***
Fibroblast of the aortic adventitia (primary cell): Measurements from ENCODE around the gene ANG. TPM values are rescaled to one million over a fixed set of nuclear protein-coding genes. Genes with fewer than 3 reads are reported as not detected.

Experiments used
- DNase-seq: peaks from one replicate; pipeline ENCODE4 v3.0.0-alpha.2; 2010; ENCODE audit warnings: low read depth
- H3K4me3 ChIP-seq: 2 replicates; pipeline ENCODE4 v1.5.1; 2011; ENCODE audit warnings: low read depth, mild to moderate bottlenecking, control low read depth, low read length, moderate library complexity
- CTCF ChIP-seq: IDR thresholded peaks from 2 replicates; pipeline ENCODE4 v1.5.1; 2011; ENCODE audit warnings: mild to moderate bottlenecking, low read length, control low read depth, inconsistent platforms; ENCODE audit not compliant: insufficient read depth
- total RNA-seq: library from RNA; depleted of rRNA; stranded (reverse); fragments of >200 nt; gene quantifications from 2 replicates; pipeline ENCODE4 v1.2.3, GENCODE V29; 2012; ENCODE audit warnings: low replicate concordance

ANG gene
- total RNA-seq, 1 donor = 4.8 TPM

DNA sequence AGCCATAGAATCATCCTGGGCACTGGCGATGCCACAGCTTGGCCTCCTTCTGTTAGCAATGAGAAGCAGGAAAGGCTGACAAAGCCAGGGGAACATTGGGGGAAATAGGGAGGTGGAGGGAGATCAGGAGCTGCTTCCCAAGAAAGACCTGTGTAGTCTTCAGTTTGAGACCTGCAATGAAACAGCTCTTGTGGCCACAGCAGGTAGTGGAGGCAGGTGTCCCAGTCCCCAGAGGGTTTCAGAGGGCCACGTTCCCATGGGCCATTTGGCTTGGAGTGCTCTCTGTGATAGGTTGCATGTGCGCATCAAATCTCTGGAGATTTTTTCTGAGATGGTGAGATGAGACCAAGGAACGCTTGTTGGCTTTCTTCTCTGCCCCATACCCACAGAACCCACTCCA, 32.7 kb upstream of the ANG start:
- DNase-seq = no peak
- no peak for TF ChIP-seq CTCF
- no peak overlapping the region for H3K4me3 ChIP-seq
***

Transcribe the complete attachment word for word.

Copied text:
Fibroblast of the aortic adventitia (primary cell): Measurements from ENCODE around the gene ANG. TPM values are rescaled to one million over a fixed set of nuclear protein-coding genes. Genes with fewer than 3 reads are reported as not detected.

Experiments used
- DNase-seq: peaks from one replicate; pipeline ENCODE4 v3.0.0-alpha.2; 2010; ENCODE audit warnings: low read depth
- H3K4me3 ChIP-seq: 2 replicates; pipeline ENCODE4 v1.5.1; 2011; ENCODE audit warnings: low read depth, mild to moderate bottlenecking, control low read depth, low read length, moderate library complexity
- CTCF ChIP-seq: IDR thresholded peaks from 2 replicates; pipeline ENCODE4 v1.5.1; 2011; ENCODE audit warnings: mild to moderate bottlenecking, low read length, control low read depth, inconsistent platforms; ENCODE audit not compliant: insufficient read depth
- total RNA-seq: library from RNA; depleted of rRNA; stranded (reverse); fragments of >200 nt; gene quantifications from 2 replicates; pipeline ENCODE4 v1.2.3, GENCODE V29; 2012; ENCODE audit warnings: low replicate concordance

ANG gene
- total RNA-seq, 1 donor = 4.8 TPM

DNA sequence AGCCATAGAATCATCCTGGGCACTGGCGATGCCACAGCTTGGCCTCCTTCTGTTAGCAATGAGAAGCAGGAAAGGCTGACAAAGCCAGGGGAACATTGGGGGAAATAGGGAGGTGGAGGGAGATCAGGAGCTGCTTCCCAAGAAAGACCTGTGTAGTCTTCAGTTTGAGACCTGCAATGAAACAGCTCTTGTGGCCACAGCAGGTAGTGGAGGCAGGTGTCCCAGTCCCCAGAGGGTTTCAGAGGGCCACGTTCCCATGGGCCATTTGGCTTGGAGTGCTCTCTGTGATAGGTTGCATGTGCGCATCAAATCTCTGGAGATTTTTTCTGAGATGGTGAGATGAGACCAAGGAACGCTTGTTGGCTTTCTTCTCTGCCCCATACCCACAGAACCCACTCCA, 32.7 kb upstream of the ANG start:
- DNase-seq = no peak
- no peak for TF ChIP-seq CTCF
- no peak overlapping the region for H3K4me3 ChIP-seq